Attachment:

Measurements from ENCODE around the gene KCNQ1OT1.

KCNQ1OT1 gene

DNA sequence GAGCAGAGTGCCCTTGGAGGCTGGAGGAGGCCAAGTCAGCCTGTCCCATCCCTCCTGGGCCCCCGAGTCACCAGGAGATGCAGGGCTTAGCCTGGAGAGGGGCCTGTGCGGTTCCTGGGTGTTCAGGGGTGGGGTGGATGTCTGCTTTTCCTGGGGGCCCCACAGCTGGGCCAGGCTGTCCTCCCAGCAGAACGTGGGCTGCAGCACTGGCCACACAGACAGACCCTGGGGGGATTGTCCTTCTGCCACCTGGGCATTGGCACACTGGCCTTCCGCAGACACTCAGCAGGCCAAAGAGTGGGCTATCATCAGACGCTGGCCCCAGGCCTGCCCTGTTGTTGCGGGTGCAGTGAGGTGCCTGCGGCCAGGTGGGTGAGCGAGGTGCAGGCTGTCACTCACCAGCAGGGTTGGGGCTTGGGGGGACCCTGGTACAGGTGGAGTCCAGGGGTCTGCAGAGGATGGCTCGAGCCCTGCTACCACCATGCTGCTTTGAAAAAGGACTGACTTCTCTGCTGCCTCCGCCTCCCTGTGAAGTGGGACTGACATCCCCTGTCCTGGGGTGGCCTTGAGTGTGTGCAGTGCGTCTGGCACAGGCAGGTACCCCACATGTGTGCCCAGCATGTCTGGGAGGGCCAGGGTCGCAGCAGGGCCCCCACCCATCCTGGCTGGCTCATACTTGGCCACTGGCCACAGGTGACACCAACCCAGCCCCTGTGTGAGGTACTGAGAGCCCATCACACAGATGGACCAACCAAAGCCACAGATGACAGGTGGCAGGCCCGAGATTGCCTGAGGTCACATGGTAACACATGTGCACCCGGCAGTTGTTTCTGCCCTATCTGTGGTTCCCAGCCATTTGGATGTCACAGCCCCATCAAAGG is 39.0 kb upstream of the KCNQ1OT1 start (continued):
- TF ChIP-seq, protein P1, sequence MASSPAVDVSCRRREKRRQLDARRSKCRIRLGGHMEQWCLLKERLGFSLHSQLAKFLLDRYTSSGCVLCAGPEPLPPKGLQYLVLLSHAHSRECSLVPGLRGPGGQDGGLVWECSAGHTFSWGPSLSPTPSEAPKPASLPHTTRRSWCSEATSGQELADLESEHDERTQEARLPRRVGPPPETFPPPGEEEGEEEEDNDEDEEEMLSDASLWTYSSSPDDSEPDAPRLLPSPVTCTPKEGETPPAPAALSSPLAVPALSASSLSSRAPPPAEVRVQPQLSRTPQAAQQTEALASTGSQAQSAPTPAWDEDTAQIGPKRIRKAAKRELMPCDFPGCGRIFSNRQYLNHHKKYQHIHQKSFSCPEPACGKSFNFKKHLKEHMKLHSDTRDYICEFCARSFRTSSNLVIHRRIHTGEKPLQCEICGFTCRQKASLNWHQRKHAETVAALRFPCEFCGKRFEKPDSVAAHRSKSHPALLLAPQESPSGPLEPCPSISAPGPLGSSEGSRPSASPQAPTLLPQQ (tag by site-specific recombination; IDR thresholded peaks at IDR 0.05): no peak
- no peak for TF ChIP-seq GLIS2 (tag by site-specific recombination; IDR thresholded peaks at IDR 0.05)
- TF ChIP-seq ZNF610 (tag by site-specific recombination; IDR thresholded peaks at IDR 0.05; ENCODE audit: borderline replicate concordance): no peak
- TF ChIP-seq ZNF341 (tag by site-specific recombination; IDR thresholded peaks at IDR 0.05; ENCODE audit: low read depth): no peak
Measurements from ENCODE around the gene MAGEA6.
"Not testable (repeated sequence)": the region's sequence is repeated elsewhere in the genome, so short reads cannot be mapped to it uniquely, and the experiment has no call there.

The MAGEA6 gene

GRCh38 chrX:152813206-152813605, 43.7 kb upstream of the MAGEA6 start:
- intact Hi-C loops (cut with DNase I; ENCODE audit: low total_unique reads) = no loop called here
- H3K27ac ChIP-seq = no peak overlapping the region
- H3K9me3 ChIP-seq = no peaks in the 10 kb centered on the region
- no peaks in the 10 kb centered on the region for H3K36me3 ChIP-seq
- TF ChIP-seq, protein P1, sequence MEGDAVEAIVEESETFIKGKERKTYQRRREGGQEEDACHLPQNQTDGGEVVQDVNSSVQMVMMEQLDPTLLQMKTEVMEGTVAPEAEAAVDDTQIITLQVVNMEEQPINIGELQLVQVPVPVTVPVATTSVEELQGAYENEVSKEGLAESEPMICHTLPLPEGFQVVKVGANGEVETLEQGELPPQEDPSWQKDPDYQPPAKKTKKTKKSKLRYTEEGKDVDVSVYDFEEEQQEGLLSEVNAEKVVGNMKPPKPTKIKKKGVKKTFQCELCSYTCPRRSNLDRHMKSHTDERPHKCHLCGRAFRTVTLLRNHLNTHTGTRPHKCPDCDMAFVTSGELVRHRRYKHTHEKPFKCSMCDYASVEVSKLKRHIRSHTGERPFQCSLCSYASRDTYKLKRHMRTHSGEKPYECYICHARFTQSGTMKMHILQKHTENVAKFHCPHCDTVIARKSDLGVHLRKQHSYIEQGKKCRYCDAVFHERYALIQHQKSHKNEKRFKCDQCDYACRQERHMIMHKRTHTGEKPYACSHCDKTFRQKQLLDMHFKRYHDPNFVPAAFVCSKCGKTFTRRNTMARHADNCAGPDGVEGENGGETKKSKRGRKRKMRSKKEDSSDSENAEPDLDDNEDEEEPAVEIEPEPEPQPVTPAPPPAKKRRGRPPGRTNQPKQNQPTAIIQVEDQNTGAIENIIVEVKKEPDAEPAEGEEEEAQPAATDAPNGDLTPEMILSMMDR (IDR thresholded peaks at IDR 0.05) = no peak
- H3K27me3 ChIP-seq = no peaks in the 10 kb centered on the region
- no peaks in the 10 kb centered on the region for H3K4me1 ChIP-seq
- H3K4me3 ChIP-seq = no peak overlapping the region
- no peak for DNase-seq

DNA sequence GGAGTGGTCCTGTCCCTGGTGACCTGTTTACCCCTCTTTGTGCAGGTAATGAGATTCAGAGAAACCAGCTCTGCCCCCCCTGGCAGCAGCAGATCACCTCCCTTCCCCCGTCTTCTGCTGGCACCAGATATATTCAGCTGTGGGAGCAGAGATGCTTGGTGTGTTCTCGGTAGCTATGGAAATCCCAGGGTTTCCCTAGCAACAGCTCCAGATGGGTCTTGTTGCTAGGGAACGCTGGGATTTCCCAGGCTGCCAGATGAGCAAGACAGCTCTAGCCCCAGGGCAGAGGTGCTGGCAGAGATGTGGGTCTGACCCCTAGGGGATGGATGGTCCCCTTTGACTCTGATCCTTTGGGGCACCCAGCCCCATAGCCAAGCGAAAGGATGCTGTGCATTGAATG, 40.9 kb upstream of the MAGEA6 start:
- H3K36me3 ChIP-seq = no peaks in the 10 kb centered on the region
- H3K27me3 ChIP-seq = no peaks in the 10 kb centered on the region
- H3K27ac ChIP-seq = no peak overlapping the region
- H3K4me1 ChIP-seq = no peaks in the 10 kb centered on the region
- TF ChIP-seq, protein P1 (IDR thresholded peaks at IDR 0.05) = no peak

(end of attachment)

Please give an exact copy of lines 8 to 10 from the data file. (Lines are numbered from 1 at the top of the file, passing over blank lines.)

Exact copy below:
Measurements from ENCODE around the gene MAGEA6.
"Not testable (repeated sequence)": the region's sequence is repeated elsewhere in the genome, so short reads cannot be mapped to it uniquely, and the experiment has no call there.

The MAGEA6 gene